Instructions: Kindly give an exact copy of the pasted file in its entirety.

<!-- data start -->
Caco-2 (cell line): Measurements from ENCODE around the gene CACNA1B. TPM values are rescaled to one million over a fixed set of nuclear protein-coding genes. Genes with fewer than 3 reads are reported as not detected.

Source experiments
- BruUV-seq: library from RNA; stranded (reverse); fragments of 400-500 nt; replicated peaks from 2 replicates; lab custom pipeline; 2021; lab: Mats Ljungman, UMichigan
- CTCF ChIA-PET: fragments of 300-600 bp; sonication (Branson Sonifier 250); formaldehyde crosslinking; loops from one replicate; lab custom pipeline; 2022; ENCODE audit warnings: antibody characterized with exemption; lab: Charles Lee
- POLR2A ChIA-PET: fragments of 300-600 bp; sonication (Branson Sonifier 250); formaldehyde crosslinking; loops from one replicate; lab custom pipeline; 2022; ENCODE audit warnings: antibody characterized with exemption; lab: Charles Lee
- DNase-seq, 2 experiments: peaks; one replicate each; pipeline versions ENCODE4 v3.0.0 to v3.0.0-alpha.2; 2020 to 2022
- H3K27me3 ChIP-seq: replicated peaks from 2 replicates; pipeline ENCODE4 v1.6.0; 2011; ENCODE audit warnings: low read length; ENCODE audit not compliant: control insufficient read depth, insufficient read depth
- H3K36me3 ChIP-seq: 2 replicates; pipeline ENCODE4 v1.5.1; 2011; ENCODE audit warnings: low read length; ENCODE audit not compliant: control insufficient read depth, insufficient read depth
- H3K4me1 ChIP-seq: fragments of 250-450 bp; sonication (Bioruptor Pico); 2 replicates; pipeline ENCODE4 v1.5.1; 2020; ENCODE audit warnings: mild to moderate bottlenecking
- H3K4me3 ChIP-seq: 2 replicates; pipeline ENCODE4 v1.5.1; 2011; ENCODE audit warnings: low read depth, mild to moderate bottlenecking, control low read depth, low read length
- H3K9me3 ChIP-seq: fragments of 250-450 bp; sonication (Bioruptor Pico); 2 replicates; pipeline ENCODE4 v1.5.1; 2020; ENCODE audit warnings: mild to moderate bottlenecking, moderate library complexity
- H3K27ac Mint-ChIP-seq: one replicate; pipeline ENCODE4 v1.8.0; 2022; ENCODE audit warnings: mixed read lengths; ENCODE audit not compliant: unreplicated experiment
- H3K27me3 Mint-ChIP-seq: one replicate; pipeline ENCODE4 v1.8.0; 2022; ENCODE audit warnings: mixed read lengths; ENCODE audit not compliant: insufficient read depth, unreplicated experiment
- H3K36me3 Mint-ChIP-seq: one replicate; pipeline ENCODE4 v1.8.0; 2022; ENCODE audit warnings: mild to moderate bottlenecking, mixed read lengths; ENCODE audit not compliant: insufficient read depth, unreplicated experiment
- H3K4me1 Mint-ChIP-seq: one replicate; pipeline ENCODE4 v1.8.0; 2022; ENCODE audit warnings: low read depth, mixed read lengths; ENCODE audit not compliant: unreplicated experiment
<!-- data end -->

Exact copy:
Caco-2 (cell line): Measurements from ENCODE around the gene CACNA1B. TPM values are rescaled to one million over a fixed set of nuclear protein-coding genes. Genes with fewer than 3 reads are reported as not detected.

Source experiments
- BruUV-seq: library from RNA; stranded (reverse); fragments of 400-500 nt; replicated peaks from 2 replicates; lab custom pipeline; 2021; lab: Mats Ljungman, UMichigan
- CTCF ChIA-PET: fragments of 300-600 bp; sonication (Branson Sonifier 250); formaldehyde crosslinking; loops from one replicate; lab custom pipeline; 2022; ENCODE audit warnings: antibody characterized with exemption; lab: Charles Lee
- POLR2A ChIA-PET: fragments of 300-600 bp; sonication (Branson Sonifier 250); formaldehyde crosslinking; loops from one replicate; lab custom pipeline; 2022; ENCODE audit warnings: antibody characterized with exemption; lab: Charles Lee
- DNase-seq, 2 experiments: peaks; one replicate each; pipeline versions ENCODE4 v3.0.0 to v3.0.0-alpha.2; 2020 to 2022
- H3K27me3 ChIP-seq: replicated peaks from 2 replicates; pipeline ENCODE4 v1.6.0; 2011; ENCODE audit warnings: low read length; ENCODE audit not compliant: control insufficient read depth, insufficient read depth
- H3K36me3 ChIP-seq: 2 replicates; pipeline ENCODE4 v1.5.1; 2011; ENCODE audit warnings: low read length; ENCODE audit not compliant: control insufficient read depth, insufficient read depth
- H3K4me1 ChIP-seq: fragments of 250-450 bp; sonication (Bioruptor Pico); 2 replicates; pipeline ENCODE4 v1.5.1; 2020; ENCODE audit warnings: mild to moderate bottlenecking
- H3K4me3 ChIP-seq: 2 replicates; pipeline ENCODE4 v1.5.1; 2011; ENCODE audit warnings: low read depth, mild to moderate bottlenecking, control low read depth, low read length
- H3K9me3 ChIP-seq: fragments of 250-450 bp; sonication (Bioruptor Pico); 2 replicates; pipeline ENCODE4 v1.5.1; 2020; ENCODE audit warnings: mild to moderate bottlenecking, moderate library complexity
- H3K27ac Mint-ChIP-seq: one replicate; pipeline ENCODE4 v1.8.0; 2022; ENCODE audit warnings: mixed read lengths; ENCODE audit not compliant: unreplicated experiment
- H3K27me3 Mint-ChIP-seq: one replicate; pipeline ENCODE4 v1.8.0; 2022; ENCODE audit warnings: mixed read lengths; ENCODE audit not compliant: insufficient read depth, unreplicated experiment
- H3K36me3 Mint-ChIP-seq: one replicate; pipeline ENCODE4 v1.8.0; 2022; ENCODE audit warnings: mild to moderate bottlenecking, mixed read lengths; ENCODE audit not compliant: insufficient read depth, unreplicated experiment
- H3K4me1 Mint-ChIP-seq: one replicate; pipeline ENCODE4 v1.8.0; 2022; ENCODE audit warnings: low read depth, mixed read lengths; ENCODE audit not compliant: unreplicated experiment